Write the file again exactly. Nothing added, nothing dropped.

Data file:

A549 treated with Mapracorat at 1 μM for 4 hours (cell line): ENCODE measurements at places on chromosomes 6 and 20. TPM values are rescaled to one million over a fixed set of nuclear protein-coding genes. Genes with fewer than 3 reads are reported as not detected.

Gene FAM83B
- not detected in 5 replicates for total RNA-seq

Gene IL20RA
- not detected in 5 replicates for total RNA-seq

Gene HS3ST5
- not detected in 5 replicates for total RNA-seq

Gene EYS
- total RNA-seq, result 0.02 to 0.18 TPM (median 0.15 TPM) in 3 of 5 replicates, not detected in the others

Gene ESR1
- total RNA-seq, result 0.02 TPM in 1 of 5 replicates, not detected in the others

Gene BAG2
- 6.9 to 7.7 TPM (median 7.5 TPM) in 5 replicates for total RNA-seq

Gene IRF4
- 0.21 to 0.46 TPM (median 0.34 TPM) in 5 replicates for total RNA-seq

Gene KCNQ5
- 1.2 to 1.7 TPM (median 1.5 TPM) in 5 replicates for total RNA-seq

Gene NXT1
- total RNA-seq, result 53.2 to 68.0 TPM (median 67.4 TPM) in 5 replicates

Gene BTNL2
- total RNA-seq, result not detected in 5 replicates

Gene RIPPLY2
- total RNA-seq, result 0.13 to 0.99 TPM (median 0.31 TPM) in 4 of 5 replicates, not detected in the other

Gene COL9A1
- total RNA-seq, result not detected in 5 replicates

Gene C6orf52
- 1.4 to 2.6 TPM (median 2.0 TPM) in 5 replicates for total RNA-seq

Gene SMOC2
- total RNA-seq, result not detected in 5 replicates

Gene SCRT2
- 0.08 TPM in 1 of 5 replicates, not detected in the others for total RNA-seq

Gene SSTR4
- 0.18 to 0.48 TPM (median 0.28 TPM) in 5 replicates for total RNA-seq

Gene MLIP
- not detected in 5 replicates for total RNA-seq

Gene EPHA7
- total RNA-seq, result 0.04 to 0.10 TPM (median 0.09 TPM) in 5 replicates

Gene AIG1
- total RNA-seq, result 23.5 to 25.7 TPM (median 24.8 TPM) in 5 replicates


A549 treated with Mapracorat at 1 μM for 4 hours (cell line): ENCODE measurements at places on chromosomes 6 and 20. TPM values are rescaled to one million over a fixed set of nuclear protein-coding genes. Genes with fewer than 3 reads are reported as not detected.

Gene FAM83B
- not detected in 5 replicates for total RNA-seq

Gene IL20RA
- not detected in 5 replicates for total RNA-seq

Gene HS3ST5
- not detected in 5 replicates for total RNA-seq

Gene EYS
- total RNA-seq, result 0.02 to 0.18 TPM (median 0.15 TPM) in 3 of 5 replicates, not detected in the others

Gene ESR1
- total RNA-seq, result 0.02 TPM in 1 of 5 replicates, not detected in the others

Gene BAG2
- 6.9 to 7.7 TPM (median 7.5 TPM) in 5 replicates for total RNA-seq

Gene IRF4
- 0.21 to 0.46 TPM (median 0.34 TPM) in 5 replicates for total RNA-seq

Gene KCNQ5
- 1.2 to 1.7 TPM (median 1.5 TPM) in 5 replicates for total RNA-seq

Gene NXT1
- total RNA-seq, result 53.2 to 68.0 TPM (median 67.4 TPM) in 5 replicates

Gene BTNL2
- total RNA-seq, result not detected in 5 replicates

Gene RIPPLY2
- total RNA-seq, result 0.13 to 0.99 TPM (median 0.31 TPM) in 4 of 5 replicates, not detected in the other

Gene COL9A1
- total RNA-seq, result not detected in 5 replicates

Gene C6orf52
- 1.4 to 2.6 TPM (median 2.0 TPM) in 5 replicates for total RNA-seq

Gene SMOC2
- total RNA-seq, result not detected in 5 replicates

Gene SCRT2
- 0.08 TPM in 1 of 5 replicates, not detected in the others for total RNA-seq

Gene SSTR4
- 0.18 to 0.48 TPM (median 0.28 TPM) in 5 replicates for total RNA-seq

Gene MLIP
- not detected in 5 replicates for total RNA-seq

Gene EPHA7
- total RNA-seq, result 0.04 to 0.10 TPM (median 0.09 TPM) in 5 replicates

Gene AIG1
- total RNA-seq, result 23.5 to 25.7 TPM (median 24.8 TPM) in 5 replicates